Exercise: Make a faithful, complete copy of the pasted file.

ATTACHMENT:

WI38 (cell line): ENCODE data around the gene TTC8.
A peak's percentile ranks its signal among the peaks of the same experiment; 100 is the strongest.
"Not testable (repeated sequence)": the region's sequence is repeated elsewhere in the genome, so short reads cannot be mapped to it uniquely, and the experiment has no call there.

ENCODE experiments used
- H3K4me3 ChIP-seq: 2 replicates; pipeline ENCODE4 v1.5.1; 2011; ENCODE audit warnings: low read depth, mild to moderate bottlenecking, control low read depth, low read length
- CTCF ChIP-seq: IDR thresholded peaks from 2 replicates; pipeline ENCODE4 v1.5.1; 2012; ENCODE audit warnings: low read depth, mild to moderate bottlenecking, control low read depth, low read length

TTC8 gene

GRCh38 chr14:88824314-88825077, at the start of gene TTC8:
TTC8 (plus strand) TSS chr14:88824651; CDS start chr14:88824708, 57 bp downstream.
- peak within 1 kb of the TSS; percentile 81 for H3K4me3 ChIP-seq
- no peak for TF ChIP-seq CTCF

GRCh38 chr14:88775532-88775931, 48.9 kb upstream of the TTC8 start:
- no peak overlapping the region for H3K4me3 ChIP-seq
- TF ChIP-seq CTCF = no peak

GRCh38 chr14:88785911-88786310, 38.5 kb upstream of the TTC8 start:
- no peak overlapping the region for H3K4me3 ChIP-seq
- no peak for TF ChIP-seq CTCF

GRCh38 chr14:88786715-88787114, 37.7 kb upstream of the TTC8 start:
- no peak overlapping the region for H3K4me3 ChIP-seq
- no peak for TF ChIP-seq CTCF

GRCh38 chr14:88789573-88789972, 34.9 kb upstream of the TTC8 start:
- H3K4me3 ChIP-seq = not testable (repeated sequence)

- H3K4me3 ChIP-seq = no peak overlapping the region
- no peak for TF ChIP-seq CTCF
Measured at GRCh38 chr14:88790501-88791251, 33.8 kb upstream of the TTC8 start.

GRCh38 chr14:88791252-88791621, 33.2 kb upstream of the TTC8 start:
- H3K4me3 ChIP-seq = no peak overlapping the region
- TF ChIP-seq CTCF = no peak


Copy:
WI38 (cell line): ENCODE data around the gene TTC8.
A peak's percentile ranks its signal among the peaks of the same experiment; 100 is the strongest.
"Not testable (repeated sequence)": the region's sequence is repeated elsewhere in the genome, so short reads cannot be mapped to it uniquely, and the experiment has no call there.

ENCODE experiments used
- H3K4me3 ChIP-seq: 2 replicates; pipeline ENCODE4 v1.5.1; 2011; ENCODE audit warnings: low read depth, mild to moderate bottlenecking, control low read depth, low read length
- CTCF ChIP-seq: IDR thresholded peaks from 2 replicates; pipeline ENCODE4 v1.5.1; 2012; ENCODE audit warnings: low read depth, mild to moderate bottlenecking, control low read depth, low read length

TTC8 gene

GRCh38 chr14:88824314-88825077, at the start of gene TTC8:
TTC8 (plus strand) TSS chr14:88824651; CDS start chr14:88824708, 57 bp downstream.
- peak within 1 kb of the TSS; percentile 81 for H3K4me3 ChIP-seq
- no peak for TF ChIP-seq CTCF

GRCh38 chr14:88775532-88775931, 48.9 kb upstream of the TTC8 start:
- no peak overlapping the region for H3K4me3 ChIP-seq
- TF ChIP-seq CTCF = no peak

GRCh38 chr14:88785911-88786310, 38.5 kb upstream of the TTC8 start:
- no peak overlapping the region for H3K4me3 ChIP-seq
- no peak for TF ChIP-seq CTCF

GRCh38 chr14:88786715-88787114, 37.7 kb upstream of the TTC8 start:
- no peak overlapping the region for H3K4me3 ChIP-seq
- no peak for TF ChIP-seq CTCF

GRCh38 chr14:88789573-88789972, 34.9 kb upstream of the TTC8 start:
- H3K4me3 ChIP-seq = not testable (repeated sequence)

- H3K4me3 ChIP-seq = no peak overlapping the region
- no peak for TF ChIP-seq CTCF
Measured at GRCh38 chr14:88790501-88791251, 33.8 kb upstream of the TTC8 start.

GRCh38 chr14:88791252-88791621, 33.2 kb upstream of the TTC8 start:
- H3K4me3 ChIP-seq = no peak overlapping the region
- TF ChIP-seq CTCF = no peak